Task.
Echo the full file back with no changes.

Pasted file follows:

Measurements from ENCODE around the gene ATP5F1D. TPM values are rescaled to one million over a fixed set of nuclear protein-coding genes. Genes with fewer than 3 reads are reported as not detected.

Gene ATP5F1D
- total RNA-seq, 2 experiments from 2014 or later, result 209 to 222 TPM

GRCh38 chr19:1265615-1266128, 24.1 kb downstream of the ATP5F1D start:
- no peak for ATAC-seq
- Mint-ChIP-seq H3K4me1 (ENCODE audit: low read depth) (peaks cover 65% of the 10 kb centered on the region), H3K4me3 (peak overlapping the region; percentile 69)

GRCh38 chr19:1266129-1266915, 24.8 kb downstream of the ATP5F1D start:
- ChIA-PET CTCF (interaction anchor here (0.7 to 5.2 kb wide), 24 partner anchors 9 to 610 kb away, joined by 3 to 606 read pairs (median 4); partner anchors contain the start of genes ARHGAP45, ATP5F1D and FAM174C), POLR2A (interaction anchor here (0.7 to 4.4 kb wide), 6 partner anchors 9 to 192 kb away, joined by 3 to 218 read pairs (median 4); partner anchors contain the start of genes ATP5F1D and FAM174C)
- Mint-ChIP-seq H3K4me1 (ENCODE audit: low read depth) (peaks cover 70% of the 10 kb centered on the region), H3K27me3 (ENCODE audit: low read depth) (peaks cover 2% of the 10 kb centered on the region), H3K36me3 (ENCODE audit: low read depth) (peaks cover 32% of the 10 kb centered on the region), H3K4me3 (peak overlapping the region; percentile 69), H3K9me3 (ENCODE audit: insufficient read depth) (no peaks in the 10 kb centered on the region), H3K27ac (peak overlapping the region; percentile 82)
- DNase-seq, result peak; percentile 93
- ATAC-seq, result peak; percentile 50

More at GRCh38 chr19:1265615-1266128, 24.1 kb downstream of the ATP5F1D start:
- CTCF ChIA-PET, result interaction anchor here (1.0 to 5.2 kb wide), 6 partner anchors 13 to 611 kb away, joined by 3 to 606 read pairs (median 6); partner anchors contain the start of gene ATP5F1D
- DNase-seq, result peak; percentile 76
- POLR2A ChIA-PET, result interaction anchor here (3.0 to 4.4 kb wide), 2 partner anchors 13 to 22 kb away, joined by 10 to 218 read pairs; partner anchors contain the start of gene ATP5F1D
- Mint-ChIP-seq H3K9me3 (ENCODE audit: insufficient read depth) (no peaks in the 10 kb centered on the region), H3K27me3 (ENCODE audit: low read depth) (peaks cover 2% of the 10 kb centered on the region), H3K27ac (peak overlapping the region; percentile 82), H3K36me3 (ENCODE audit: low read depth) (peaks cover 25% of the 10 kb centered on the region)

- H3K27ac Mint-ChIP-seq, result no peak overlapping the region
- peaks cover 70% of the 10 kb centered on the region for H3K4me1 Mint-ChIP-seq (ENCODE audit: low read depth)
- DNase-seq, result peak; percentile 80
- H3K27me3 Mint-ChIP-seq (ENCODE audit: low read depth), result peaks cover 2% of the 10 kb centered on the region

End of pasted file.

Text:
Measurements from ENCODE around the gene ATP5F1D. TPM values are rescaled to one million over a fixed set of nuclear protein-coding genes. Genes with fewer than 3 reads are reported as not detected.

Gene ATP5F1D
- total RNA-seq, 2 experiments from 2014 or later, result 209 to 222 TPM

GRCh38 chr19:1265615-1266128, 24.1 kb downstream of the ATP5F1D start:
- no peak for ATAC-seq
- Mint-ChIP-seq H3K4me1 (ENCODE audit: low read depth) (peaks cover 65% of the 10 kb centered on the region), H3K4me3 (peak overlapping the region; percentile 69)

GRCh38 chr19:1266129-1266915, 24.8 kb downstream of the ATP5F1D start:
- ChIA-PET CTCF (interaction anchor here (0.7 to 5.2 kb wide), 24 partner anchors 9 to 610 kb away, joined by 3 to 606 read pairs (median 4); partner anchors contain the start of genes ARHGAP45, ATP5F1D and FAM174C), POLR2A (interaction anchor here (0.7 to 4.4 kb wide), 6 partner anchors 9 to 192 kb away, joined by 3 to 218 read pairs (median 4); partner anchors contain the start of genes ATP5F1D and FAM174C)
- Mint-ChIP-seq H3K4me1 (ENCODE audit: low read depth) (peaks cover 70% of the 10 kb centered on the region), H3K27me3 (ENCODE audit: low read depth) (peaks cover 2% of the 10 kb centered on the region), H3K36me3 (ENCODE audit: low read depth) (peaks cover 32% of the 10 kb centered on the region), H3K4me3 (peak overlapping the region; percentile 69), H3K9me3 (ENCODE audit: insufficient read depth) (no peaks in the 10 kb centered on the region), H3K27ac (peak overlapping the region; percentile 82)
- DNase-seq, result peak; percentile 93
- ATAC-seq, result peak; percentile 50

More at GRCh38 chr19:1265615-1266128, 24.1 kb downstream of the ATP5F1D start:
- CTCF ChIA-PET, result interaction anchor here (1.0 to 5.2 kb wide), 6 partner anchors 13 to 611 kb away, joined by 3 to 606 read pairs (median 6); partner anchors contain the start of gene ATP5F1D
- DNase-seq, result peak; percentile 76
- POLR2A ChIA-PET, result interaction anchor here (3.0 to 4.4 kb wide), 2 partner anchors 13 to 22 kb away, joined by 10 to 218 read pairs; partner anchors contain the start of gene ATP5F1D
- Mint-ChIP-seq H3K9me3 (ENCODE audit: insufficient read depth) (no peaks in the 10 kb centered on the region), H3K27me3 (ENCODE audit: low read depth) (peaks cover 2% of the 10 kb centered on the region), H3K27ac (peak overlapping the region; percentile 82), H3K36me3 (ENCODE audit: low read depth) (peaks cover 25% of the 10 kb centered on the region)

- H3K27ac Mint-ChIP-seq, result no peak overlapping the region
- peaks cover 70% of the 10 kb centered on the region for H3K4me1 Mint-ChIP-seq (ENCODE audit: low read depth)
- DNase-seq, result peak; percentile 80
- H3K27me3 Mint-ChIP-seq (ENCODE audit: low read depth), result peaks cover 2% of the 10 kb centered on the region